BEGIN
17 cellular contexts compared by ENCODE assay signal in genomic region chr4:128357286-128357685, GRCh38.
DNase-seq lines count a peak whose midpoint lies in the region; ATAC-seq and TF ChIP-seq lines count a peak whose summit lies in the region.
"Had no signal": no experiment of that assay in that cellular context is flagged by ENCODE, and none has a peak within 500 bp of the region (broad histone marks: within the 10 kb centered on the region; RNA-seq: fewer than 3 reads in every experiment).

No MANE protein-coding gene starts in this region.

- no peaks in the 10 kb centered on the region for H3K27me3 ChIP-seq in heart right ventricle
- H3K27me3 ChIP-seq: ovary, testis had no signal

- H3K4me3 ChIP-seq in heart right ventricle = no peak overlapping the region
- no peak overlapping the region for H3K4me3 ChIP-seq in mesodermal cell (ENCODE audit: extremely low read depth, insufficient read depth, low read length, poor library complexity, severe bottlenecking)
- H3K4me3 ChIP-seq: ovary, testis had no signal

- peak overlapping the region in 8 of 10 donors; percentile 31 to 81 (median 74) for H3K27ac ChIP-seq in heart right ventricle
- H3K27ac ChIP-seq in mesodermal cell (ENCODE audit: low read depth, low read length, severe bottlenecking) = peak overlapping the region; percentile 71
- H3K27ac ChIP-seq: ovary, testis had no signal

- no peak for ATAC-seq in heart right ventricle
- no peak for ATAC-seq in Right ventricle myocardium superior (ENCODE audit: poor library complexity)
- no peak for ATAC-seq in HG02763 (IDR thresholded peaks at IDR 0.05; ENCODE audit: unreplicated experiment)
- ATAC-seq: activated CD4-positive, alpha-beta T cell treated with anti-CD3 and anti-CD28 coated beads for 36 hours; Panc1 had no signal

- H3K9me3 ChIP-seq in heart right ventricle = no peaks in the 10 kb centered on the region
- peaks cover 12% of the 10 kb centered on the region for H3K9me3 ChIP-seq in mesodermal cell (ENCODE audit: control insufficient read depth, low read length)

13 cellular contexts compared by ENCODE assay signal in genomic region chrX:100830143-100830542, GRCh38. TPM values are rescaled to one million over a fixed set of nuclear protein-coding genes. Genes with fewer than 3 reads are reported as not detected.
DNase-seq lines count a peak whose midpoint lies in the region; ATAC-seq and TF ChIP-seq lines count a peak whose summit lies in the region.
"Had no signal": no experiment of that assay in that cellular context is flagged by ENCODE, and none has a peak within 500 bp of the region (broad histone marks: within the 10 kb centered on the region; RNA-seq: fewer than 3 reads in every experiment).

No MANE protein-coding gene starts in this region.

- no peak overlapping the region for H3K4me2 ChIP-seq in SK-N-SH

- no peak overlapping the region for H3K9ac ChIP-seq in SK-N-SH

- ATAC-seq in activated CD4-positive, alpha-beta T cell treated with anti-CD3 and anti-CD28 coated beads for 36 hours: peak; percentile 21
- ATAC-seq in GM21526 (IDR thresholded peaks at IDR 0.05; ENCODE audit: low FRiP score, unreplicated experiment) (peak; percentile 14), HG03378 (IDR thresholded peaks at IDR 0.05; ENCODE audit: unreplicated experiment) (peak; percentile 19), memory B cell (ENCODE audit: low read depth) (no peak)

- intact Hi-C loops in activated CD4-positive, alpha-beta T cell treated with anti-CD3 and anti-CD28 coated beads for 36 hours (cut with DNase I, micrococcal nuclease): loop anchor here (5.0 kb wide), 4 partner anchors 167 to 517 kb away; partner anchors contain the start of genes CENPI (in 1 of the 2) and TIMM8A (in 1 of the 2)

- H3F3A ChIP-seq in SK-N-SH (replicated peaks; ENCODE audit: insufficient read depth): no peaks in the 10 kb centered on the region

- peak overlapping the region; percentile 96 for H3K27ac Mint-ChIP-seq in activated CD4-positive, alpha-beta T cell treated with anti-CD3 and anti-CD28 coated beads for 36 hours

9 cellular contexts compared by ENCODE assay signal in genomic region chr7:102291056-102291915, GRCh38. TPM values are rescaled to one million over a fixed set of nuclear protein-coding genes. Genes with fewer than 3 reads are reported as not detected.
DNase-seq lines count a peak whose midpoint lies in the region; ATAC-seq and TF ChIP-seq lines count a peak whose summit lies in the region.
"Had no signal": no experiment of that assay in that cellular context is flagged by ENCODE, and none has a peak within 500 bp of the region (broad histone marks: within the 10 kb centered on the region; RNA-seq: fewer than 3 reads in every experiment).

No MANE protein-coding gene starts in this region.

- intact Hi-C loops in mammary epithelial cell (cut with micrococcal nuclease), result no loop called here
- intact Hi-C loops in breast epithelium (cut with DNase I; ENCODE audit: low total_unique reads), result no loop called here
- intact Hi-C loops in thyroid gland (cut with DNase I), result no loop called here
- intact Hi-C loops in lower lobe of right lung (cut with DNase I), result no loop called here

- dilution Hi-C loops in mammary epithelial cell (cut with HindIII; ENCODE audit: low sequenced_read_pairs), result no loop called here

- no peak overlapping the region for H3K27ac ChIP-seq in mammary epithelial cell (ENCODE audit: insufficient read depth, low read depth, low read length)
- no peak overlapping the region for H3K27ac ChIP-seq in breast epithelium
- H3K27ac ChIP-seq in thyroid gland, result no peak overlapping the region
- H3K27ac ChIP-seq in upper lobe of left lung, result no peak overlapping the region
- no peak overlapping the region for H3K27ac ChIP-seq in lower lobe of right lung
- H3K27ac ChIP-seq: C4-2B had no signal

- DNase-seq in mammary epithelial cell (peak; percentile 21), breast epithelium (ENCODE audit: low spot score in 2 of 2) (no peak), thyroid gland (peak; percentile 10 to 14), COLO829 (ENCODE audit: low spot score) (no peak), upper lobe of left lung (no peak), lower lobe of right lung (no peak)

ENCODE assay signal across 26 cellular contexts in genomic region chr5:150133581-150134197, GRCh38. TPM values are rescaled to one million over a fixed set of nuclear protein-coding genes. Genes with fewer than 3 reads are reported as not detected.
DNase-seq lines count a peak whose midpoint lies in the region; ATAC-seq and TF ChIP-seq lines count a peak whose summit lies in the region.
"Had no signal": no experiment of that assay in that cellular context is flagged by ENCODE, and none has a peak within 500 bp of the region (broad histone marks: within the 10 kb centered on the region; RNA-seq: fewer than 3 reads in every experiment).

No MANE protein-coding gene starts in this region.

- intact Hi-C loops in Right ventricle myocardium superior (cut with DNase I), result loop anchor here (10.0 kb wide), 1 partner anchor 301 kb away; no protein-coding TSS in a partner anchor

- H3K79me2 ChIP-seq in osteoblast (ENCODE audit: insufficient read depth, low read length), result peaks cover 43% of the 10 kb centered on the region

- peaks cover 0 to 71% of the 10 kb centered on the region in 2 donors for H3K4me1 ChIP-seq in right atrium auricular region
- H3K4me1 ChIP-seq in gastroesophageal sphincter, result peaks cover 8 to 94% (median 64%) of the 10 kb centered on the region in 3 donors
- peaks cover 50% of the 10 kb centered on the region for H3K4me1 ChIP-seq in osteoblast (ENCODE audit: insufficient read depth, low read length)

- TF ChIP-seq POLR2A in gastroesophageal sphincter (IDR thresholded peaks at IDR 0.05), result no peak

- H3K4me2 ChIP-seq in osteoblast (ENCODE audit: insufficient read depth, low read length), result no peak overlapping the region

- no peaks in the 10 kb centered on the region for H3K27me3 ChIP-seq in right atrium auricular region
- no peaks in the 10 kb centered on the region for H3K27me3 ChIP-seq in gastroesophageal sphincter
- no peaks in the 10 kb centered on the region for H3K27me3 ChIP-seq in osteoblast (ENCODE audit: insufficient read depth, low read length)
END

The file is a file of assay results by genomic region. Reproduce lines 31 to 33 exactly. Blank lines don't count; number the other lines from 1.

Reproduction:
DNase-seq lines count a peak whose midpoint lies in the region; ATAC-seq and TF ChIP-seq lines count a peak whose summit lies in the region.
"Had no signal": no experiment of that assay in that cellular context is flagged by ENCODE, and none has a peak within 500 bp of the region (broad histone marks: within the 10 kb centered on the region; RNA-seq: fewer than 3 reads in every experiment).

No MANE protein-coding gene starts in this region.